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Workshops

Computational Studies of Defects in Nanoscale Carbon Materials

May 11, 2009 to May 13, 2009
Location : CECAM-HQ-EPFL, Lausanne, Switzerland
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Atomic Pathways Towards the Synthesis of Fullerenes and Triazafullerenes from Polycyclic Aromatic Hydrocarbons



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Abstract

True fullerene-based molecular electronics are limited by the current production methods. Standard techniques, such as graphite vaporization, do not permit a real control on size, and, particularly, on doping (e.g. heterofullerenes and endohedral fullerene). This has promoted an intense research activity directed towards more rational and efficient synthesis methods.
We have recently achieved the formation of closed fullerenes (C60) and triazafullerenes (C57N3) by thermal annealing using polycyclic aromatic hydrocarbons (PAHs) adsorbed on Pt(111) surfaces with efficiency of ~100%, as we recently report [1]. The PAHs (C60H30 and C57N3H33) chosen as precursors for fullerenes and triazafullerenes (C60 and C57N3), are characterized by easy synthesis and doping processes, paving the way to the formation of doped fullerene with specific characteristics.

We have combined STM, XPS, NEXAFS and thermal desorption measurements with first principles calculations, to study the adsorption of C60H30 and C57N3H33) on Au(111) and Pt(111) surfaces, and the possibility of closed fullerene formation by thermal annealing using these molecules as precursors.
In this work, we focus our attention on both experimental and theoretical results.

Large scale first principles DFT calculations have been carried out, using both an efficient local orbital basis[2-3] and standard plane-wave approaches[4-5] . These simulations give support for the interpretation of experiments that confirm the feasibility of the formation process and provide insight into the atomic pathways leading from the planar PAHs to the closed fullerenes and triazafullerenes. In particular, we characterize the adsorption and STM images of both the planar precursors and the final closed molecules, considering different coverages and the influence of surface defects (like surface vacancies).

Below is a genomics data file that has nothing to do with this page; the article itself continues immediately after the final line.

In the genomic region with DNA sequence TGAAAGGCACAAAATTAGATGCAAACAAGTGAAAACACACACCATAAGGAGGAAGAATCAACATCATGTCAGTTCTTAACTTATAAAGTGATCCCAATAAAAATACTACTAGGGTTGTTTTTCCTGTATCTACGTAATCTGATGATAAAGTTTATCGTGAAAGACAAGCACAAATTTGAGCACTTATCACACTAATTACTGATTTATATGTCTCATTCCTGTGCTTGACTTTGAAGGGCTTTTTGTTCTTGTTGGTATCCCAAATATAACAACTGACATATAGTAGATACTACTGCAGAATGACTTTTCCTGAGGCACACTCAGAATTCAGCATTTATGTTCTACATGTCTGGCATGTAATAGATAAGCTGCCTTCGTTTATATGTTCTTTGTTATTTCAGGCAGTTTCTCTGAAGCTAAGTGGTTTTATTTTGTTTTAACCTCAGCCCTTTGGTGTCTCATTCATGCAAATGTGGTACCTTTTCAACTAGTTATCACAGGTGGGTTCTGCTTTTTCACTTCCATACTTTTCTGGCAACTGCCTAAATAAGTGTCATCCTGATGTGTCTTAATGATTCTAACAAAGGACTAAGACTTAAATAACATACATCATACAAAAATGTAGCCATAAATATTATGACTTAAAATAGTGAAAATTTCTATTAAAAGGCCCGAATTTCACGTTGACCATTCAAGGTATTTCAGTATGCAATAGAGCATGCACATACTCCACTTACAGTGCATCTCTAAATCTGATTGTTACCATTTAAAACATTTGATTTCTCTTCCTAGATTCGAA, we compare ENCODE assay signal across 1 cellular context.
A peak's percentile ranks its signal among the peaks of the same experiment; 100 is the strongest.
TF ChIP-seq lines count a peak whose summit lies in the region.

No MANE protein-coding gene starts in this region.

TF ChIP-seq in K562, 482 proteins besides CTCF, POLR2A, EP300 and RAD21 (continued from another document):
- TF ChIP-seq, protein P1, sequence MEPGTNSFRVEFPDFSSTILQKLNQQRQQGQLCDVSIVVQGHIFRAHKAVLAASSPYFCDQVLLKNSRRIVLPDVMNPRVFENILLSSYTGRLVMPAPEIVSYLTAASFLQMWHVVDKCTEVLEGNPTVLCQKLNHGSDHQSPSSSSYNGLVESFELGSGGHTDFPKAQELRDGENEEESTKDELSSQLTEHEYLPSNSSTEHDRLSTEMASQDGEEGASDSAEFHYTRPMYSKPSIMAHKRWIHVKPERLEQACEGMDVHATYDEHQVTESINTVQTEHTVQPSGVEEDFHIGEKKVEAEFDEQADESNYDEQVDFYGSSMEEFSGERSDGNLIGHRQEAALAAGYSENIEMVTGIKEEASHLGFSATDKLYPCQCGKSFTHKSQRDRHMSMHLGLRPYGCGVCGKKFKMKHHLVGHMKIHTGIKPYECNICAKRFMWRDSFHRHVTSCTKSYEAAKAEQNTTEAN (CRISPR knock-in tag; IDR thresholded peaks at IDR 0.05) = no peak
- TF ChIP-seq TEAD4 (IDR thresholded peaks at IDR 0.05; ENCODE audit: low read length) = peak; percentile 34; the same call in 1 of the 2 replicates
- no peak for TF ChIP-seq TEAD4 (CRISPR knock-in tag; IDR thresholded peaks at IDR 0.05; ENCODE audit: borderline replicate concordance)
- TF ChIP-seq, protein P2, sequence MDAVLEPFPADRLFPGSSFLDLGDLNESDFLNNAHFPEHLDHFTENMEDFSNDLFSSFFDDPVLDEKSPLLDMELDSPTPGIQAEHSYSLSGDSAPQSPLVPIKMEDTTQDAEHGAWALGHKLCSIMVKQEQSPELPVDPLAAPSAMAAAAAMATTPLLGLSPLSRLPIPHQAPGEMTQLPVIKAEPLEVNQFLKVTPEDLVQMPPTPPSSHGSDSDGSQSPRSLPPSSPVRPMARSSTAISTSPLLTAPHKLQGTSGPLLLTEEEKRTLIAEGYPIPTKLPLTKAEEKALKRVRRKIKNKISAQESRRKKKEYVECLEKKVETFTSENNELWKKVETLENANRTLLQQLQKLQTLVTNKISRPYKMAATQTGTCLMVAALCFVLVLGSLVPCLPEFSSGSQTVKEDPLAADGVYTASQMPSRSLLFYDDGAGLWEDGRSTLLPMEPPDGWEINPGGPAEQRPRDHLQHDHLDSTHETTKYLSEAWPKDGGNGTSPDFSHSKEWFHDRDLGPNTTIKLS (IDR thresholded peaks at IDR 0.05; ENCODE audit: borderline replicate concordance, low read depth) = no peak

Furthermore, we explore the closure process for partially and fully dehydrogenated precursors with the NEB method [6], identifying the relevant steps and showing that the energy barriers are low enough so they can be overcome with the available thermal energy during the annealing process.

In this work, we have reached an efficient fullerene and heterofullerene size controlled production method via surface catalyzed cyclo dehydrogenation; furthermore our method opens to other possibilities, such as encapsulation (endohedral fullerene) and formation of other carbon nanostructures.



References

References:
[1] Otero G, Biddau G et al, Nature 454, 865-869 (2008)
[2] Jelinek P. et al, Phys. Rev. B., 71 235101.
[3] Lewis J.P. et al, Phys. Rev. B, 64, 195103
[4] Segall M.D et al, Cond. Matt. 14(11), 2717-2743
[5] Kresse G, Phys. Rev. B 47,C558
[6] Henkelamn G, J. Chem. Phys. 113, 9901-9904